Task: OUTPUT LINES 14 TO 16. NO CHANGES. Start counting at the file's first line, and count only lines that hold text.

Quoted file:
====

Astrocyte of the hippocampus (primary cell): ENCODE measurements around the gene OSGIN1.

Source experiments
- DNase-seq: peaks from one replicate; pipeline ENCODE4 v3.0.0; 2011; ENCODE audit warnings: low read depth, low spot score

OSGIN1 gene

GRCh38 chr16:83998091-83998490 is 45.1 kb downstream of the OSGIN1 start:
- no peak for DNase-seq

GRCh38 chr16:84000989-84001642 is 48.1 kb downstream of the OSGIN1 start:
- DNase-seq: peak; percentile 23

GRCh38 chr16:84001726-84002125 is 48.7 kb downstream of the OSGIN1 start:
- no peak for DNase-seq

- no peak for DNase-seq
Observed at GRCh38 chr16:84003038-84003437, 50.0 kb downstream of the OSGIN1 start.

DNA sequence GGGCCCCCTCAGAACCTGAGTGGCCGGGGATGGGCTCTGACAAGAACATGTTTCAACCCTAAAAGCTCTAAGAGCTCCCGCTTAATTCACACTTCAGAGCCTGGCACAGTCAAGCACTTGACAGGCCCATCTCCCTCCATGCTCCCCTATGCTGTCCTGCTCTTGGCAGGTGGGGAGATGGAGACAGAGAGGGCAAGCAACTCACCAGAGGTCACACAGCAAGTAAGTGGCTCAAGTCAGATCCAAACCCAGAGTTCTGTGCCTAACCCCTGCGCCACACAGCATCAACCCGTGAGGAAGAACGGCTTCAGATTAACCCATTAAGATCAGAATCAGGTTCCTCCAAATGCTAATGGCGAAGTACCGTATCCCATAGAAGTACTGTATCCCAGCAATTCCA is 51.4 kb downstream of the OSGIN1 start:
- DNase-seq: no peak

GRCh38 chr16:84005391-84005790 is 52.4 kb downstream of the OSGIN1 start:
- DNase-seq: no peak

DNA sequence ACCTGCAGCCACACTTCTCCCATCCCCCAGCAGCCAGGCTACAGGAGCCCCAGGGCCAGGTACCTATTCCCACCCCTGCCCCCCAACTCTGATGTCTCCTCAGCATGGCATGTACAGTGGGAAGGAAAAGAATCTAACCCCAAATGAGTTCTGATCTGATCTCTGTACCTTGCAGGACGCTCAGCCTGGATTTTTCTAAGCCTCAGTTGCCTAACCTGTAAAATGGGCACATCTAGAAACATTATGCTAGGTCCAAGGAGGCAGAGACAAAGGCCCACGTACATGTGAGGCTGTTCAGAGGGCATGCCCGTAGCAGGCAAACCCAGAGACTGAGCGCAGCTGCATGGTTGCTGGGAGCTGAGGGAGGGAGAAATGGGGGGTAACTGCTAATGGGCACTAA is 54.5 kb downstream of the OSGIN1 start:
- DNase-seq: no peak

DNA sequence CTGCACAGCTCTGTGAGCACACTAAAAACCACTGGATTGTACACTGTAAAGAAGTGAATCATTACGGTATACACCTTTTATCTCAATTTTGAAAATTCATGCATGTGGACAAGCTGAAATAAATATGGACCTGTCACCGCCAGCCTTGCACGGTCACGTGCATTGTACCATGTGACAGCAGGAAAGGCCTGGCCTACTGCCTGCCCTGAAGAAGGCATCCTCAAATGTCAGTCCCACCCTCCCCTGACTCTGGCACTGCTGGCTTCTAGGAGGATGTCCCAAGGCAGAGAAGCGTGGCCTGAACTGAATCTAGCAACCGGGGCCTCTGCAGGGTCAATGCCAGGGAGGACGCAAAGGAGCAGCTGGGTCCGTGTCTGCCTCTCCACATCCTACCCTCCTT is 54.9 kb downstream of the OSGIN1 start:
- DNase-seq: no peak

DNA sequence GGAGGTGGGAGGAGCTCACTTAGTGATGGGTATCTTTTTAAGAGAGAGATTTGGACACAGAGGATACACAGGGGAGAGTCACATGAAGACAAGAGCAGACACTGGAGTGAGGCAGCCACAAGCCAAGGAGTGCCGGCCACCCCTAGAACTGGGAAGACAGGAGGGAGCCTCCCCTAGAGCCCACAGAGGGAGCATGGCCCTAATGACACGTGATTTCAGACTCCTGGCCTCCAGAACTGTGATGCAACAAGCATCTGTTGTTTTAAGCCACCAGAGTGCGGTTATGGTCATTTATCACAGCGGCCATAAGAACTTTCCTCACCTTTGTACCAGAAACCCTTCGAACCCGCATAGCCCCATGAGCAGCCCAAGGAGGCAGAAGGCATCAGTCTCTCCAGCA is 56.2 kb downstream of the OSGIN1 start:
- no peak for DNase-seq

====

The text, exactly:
- DNase-seq: no peak

GRCh38 chr16:84005391-84005790 is 52.4 kb downstream of the OSGIN1 start:
- DNase-seq: no peak